Three open source Web service testing tools get high marks
Capable soapUI, TestMaker, and WebInject toolsets shine once you conquer their learning curves
Projects are arranged hierarchically and contain one or more TestSuites, which contain one or more TestCases, which in turn contain one or more test steps. The actual work – sending requests, receiving responses, analyzing results, and altering test execution flow – happens at the test step level. TestCases gather and organize the steps need to perform a specific operation on the target. TestSuites gather TestCases into larger aggregates that exercise a particular area of a Web service (such as the operations necessary to order a book). You can create new TestSuites, TestCases, and test steps by right-clicking on the parent node in the project's tree and selecting New from the pop-up context menu.
Then soapUI determines a given test's success or failure by assertions that you attach to test responses. There are a half dozen assertions to choose from, ranging from a "simple contains" test -- which succeeds if a provided string is matched -- to "XPath matching," which succeeds if an arbitrarily complex XPath expression matches the response.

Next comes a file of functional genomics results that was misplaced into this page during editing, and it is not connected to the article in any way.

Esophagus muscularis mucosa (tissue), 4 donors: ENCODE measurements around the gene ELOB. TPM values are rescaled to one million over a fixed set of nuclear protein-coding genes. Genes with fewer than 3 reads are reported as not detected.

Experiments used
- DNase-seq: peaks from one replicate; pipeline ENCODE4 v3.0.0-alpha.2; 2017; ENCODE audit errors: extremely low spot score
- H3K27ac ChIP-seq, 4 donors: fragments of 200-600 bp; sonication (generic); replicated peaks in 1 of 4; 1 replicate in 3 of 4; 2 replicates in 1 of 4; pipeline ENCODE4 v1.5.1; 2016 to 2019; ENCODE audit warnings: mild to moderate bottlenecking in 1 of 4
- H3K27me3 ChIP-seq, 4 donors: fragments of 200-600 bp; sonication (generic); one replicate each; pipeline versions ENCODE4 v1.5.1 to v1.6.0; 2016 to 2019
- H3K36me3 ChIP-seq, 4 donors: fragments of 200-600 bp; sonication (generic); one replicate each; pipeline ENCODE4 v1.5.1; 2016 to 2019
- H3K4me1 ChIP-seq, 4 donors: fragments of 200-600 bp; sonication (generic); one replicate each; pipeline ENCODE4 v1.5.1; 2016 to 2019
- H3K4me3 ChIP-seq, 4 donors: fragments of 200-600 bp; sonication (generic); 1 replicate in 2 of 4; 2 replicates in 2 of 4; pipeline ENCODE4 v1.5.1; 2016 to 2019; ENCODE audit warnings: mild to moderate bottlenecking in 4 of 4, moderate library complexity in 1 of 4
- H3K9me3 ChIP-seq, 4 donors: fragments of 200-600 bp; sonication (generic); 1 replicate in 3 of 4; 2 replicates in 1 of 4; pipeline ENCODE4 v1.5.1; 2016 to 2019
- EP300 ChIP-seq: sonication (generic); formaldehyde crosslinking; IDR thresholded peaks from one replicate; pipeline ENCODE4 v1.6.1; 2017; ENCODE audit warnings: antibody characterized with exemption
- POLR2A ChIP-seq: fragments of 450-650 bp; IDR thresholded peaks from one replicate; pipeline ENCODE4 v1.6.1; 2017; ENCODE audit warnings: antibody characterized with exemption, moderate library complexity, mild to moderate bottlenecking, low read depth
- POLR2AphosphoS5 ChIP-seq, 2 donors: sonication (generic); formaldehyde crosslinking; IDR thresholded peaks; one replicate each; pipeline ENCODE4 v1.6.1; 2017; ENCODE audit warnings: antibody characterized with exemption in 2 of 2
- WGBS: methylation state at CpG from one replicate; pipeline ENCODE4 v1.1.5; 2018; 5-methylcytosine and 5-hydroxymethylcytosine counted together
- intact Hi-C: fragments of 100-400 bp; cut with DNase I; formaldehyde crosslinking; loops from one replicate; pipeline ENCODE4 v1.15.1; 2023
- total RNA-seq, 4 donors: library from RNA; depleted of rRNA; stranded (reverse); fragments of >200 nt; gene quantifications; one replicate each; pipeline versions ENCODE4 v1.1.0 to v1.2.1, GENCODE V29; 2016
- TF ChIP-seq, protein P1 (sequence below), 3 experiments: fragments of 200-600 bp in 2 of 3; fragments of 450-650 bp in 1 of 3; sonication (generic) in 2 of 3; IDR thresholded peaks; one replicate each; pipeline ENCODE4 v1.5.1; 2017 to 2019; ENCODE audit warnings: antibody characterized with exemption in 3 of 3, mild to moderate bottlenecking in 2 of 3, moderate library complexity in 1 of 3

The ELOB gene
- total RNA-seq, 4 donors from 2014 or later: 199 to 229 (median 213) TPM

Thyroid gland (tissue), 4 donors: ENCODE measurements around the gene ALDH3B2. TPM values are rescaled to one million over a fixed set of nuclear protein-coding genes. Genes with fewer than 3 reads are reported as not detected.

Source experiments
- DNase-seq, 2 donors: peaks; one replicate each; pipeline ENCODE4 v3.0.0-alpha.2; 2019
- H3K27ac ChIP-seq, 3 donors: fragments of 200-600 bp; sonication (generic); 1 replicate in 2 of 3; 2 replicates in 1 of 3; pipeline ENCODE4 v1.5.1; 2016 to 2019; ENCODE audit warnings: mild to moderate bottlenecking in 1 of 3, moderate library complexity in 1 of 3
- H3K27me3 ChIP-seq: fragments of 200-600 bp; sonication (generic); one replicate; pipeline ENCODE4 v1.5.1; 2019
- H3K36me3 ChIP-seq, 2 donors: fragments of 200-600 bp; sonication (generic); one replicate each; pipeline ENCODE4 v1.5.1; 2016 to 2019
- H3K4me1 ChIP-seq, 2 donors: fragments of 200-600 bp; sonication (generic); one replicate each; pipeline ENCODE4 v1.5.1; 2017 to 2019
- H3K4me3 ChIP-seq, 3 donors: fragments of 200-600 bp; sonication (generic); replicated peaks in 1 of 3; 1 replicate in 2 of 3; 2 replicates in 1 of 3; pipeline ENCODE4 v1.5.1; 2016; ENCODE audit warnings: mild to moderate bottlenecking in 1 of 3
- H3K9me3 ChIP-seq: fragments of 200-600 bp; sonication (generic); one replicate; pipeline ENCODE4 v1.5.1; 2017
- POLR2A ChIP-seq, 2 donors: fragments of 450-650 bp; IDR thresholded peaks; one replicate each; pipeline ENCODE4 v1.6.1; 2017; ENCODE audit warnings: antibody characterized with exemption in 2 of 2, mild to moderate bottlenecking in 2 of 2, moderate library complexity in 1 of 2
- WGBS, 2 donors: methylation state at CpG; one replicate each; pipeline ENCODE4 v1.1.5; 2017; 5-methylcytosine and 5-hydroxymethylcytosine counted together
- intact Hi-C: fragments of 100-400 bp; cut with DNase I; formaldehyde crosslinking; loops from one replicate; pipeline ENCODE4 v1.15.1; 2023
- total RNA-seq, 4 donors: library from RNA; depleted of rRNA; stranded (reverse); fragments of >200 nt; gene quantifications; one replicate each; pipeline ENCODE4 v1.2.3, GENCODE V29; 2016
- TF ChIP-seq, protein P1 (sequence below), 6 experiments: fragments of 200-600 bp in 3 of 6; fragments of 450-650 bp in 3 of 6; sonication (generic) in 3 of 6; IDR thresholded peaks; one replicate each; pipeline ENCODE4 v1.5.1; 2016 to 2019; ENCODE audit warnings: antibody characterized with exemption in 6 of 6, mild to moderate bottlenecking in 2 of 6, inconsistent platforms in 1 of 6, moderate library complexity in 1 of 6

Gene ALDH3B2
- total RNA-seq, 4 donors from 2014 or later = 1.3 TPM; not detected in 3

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The Groovy test step (I am not making that name up) is soapUI's most powerful. Here, Groovy refers to the lightweight Javalike scripting language. A Groovy test step executes whatever Groovy code you want to place in it, which means that it can do pretty much anything that can be done in Groovy. The Groovy code in such a test step has access to the soapUI framework. For example, a Groovy test step might read information from a database (via JDBC), compare that information with a previous test step's response, and alter the execution flow of the TestCase accordingly – perhaps even executing a different TestCase.
Aside from the functional testing, SoapUI will also unleash load tests on a Web service. Each load test consists of the execution of one or more TestCases, and can be tuned to simulate various scenarios. You can, for example, control whether the test executes for a specific amount of time or a specific number of iterations, whether the activity executes in “bursts” or varies linearly over time, and so on.
When the load test is complete, a Load Test Editor provides a raft of statistics for each TestCase: number of executions; minimum, maximum, and average execution time; and others. You can even examine the results graphically on the Statistics Diagram page.
It is easy to get soapUI running; it will take you almost no time to build a basic project and construct rudimentary tests. My one gripe with the tool is that there is no contextual help in the system, which makes figuring out what your options are in particular areas of the application difficult. Nevertheless, the documentation provided is quite good, so any initial confusion evaporates with continued use.